The Southwest Native art world was never limited to Southwest people but drew from tribal nations all over the country.
The influence of these artists can be seen in some of today’s well-known painters, such as Benjamin Harjo Jr. (Absentee Shawnee-Seminole) and Eric Tippeconnic (Comanche). Harjo’s abstract, Pop-art style has earned him a reputation as one of the Indian art world’s most valued artists. Tippeconic, whose imagery conjures ancient Plains life as easily as it brings the past into visual conversation with the present, refers to himself as a “historical artist.”
“I often use my art as a means to generate historical dialogue or at the very least as a method to induce a conversation that will inevitably end up as a discussion related to history (most often Native American History),” Tippeconnic said via email. A history professor at Cal State Fullerton, Tippeconic uses art as a platform to teach the subject. But he uses his art to also draw attention to Native culture in its many manifestations, such as a series he painted based on the Apache Sunrise Ceremony, or other current issues of Native life.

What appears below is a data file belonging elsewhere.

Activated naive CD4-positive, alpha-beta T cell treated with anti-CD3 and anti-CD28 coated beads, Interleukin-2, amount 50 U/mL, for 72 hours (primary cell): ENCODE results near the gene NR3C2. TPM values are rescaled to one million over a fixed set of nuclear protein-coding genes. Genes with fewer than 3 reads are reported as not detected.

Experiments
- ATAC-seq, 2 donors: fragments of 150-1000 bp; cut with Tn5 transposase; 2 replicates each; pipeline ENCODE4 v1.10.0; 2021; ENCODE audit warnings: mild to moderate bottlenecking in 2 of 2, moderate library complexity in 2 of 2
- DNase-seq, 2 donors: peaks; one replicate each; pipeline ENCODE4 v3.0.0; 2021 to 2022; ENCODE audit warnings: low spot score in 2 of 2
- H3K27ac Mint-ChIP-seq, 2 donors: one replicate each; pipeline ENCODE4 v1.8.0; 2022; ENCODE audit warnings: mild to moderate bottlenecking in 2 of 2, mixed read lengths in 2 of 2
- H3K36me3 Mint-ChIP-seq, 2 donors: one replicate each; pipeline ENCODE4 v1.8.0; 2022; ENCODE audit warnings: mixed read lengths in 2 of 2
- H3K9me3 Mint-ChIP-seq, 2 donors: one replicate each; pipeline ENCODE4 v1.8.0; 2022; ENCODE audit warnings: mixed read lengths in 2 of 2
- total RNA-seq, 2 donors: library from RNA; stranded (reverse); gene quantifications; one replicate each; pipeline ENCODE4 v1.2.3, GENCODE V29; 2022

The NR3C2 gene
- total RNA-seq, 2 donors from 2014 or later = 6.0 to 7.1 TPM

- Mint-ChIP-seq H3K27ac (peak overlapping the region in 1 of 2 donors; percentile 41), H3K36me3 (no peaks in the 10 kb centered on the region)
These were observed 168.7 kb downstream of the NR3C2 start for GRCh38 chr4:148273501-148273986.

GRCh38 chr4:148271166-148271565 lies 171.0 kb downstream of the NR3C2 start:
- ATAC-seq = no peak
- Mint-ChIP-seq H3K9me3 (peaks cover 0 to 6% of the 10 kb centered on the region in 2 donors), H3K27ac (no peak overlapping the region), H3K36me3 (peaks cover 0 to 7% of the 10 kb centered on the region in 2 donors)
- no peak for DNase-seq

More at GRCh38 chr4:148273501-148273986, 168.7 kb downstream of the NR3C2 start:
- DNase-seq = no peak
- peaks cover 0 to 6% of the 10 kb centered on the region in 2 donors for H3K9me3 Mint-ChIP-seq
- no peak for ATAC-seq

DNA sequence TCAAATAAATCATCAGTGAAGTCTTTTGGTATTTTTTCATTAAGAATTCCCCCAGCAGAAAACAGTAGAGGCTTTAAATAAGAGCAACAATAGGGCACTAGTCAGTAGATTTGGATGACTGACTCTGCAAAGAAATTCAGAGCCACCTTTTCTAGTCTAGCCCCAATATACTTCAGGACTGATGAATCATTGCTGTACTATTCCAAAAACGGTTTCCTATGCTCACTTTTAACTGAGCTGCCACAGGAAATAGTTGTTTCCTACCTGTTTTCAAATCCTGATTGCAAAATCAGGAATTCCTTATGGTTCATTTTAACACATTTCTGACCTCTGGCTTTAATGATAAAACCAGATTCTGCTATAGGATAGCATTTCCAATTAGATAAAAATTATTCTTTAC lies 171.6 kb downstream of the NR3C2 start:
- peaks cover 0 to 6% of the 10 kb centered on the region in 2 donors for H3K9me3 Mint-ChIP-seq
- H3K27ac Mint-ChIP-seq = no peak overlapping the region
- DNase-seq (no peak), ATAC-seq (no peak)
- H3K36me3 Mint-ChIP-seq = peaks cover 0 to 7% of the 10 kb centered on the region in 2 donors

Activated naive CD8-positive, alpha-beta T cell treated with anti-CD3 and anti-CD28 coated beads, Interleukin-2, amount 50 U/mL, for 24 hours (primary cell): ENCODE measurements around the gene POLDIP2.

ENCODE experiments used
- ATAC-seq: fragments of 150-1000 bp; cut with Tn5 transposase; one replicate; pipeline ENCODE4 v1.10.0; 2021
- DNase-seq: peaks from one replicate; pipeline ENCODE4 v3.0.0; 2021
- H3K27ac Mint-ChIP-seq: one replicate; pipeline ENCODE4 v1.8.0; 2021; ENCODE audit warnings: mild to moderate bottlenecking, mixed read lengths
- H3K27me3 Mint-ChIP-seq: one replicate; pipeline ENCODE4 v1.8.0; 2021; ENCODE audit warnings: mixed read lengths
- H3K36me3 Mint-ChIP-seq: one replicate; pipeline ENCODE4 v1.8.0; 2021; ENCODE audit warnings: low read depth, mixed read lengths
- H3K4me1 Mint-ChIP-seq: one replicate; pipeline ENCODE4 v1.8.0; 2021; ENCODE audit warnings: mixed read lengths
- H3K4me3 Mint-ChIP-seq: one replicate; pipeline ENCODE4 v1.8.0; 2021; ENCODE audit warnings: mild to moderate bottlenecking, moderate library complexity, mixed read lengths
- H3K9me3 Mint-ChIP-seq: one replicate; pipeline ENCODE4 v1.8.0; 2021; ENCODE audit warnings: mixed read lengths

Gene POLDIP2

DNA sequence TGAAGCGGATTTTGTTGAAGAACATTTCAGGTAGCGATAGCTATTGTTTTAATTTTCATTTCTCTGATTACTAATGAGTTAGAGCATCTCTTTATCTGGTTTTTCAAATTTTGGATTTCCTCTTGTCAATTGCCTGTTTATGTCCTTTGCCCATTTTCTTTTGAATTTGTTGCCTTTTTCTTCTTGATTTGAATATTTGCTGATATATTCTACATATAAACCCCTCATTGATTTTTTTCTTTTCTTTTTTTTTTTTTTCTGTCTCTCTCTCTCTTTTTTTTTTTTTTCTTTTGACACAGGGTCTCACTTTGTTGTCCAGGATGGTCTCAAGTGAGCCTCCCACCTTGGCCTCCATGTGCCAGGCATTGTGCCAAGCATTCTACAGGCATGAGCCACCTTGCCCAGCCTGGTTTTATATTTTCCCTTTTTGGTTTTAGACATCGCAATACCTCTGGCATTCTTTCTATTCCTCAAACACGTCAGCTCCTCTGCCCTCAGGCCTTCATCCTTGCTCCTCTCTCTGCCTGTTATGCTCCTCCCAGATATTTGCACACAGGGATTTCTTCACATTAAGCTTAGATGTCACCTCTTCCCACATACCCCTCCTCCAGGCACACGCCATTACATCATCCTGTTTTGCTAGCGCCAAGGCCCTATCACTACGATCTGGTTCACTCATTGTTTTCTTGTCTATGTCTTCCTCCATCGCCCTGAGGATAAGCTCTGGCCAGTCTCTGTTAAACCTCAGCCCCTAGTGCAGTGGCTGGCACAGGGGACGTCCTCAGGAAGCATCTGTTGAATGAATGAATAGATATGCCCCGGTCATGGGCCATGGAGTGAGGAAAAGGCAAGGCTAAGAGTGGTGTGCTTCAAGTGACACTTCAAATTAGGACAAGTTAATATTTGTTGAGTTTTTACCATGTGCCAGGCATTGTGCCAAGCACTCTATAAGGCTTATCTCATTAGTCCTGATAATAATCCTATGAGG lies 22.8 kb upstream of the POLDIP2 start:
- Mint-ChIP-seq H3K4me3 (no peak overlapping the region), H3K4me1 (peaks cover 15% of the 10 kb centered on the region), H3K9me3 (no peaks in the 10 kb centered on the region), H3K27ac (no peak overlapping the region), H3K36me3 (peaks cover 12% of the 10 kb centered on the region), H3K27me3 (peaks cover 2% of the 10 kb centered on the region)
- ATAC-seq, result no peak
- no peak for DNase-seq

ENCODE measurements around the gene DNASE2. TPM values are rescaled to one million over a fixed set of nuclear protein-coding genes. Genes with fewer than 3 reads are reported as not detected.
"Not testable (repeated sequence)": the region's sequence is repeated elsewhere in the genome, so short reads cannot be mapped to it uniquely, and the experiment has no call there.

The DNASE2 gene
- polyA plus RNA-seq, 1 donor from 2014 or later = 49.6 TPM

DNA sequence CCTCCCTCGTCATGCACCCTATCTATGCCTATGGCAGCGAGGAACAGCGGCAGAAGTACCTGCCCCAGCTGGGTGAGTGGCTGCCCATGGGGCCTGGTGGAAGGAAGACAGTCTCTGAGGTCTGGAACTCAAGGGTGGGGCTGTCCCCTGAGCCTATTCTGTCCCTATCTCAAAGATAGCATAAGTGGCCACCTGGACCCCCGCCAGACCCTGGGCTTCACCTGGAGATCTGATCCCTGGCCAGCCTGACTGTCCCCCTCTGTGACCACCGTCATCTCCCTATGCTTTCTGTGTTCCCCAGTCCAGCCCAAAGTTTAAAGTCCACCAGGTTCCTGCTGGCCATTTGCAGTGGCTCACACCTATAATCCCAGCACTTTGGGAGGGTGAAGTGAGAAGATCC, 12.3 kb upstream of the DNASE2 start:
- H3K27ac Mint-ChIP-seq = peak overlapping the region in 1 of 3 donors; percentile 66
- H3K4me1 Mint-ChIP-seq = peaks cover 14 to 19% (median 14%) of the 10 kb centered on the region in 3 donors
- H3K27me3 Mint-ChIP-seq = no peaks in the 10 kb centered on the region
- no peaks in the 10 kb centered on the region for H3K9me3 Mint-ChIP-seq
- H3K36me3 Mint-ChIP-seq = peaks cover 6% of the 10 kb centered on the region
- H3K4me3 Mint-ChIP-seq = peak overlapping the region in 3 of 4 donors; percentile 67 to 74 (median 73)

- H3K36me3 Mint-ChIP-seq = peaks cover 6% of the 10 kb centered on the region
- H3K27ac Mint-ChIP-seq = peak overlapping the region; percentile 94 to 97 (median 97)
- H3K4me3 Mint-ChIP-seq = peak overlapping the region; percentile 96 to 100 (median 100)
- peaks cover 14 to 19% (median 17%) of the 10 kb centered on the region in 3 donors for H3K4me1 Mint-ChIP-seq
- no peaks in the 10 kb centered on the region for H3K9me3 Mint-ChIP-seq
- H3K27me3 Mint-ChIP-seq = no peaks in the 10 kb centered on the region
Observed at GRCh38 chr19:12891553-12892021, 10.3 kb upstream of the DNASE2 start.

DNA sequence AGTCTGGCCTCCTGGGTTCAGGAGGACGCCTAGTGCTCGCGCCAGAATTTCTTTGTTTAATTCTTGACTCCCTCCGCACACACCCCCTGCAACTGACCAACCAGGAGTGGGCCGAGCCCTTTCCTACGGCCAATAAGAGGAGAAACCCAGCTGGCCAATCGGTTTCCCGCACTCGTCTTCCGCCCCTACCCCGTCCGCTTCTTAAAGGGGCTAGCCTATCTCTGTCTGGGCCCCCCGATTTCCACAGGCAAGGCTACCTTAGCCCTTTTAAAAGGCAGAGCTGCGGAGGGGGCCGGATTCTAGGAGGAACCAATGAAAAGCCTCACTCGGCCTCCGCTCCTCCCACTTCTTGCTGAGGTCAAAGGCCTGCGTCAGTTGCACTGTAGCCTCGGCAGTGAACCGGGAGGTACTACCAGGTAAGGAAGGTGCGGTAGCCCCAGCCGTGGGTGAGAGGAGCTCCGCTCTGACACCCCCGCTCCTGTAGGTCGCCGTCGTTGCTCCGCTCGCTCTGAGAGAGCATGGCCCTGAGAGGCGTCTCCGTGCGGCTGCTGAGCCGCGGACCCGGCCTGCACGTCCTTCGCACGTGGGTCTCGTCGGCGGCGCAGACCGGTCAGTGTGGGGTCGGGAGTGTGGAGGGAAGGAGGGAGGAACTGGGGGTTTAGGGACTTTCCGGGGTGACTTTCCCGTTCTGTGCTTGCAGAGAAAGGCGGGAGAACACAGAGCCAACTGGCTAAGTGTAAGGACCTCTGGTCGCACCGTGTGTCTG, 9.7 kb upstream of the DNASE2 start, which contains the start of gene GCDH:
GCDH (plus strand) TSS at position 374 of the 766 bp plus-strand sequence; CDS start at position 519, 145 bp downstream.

Wrestling with authenticity
One of the goals of the Santa Fe Indian Fair in its project to build an Indian art market was to ensure the authenticity of Indian art, and that has been a hallmark of the Indian art world ever since, for better or worse. It’s a double-edged sword. It can set up impossible standards for Native people to live up to, yet it simultaneously works to filter out cultural appropriation and ethnic frauds. Still, collectors and Native artists alike take it seriously, relying on tried and true markers of tribal tradition often contained in the practice of storytelling.
Crow and Northern Cheyenne fashion designer Bethany Yellowtail calls herself a “storyteller in fashion,” invoking a bedrock cultural custom that is always framed by values rooted in a distinctly indigenous worldview. At the same time, she is concerned about respecting tradition in her fashion and accessory business which is a collective of Native artists.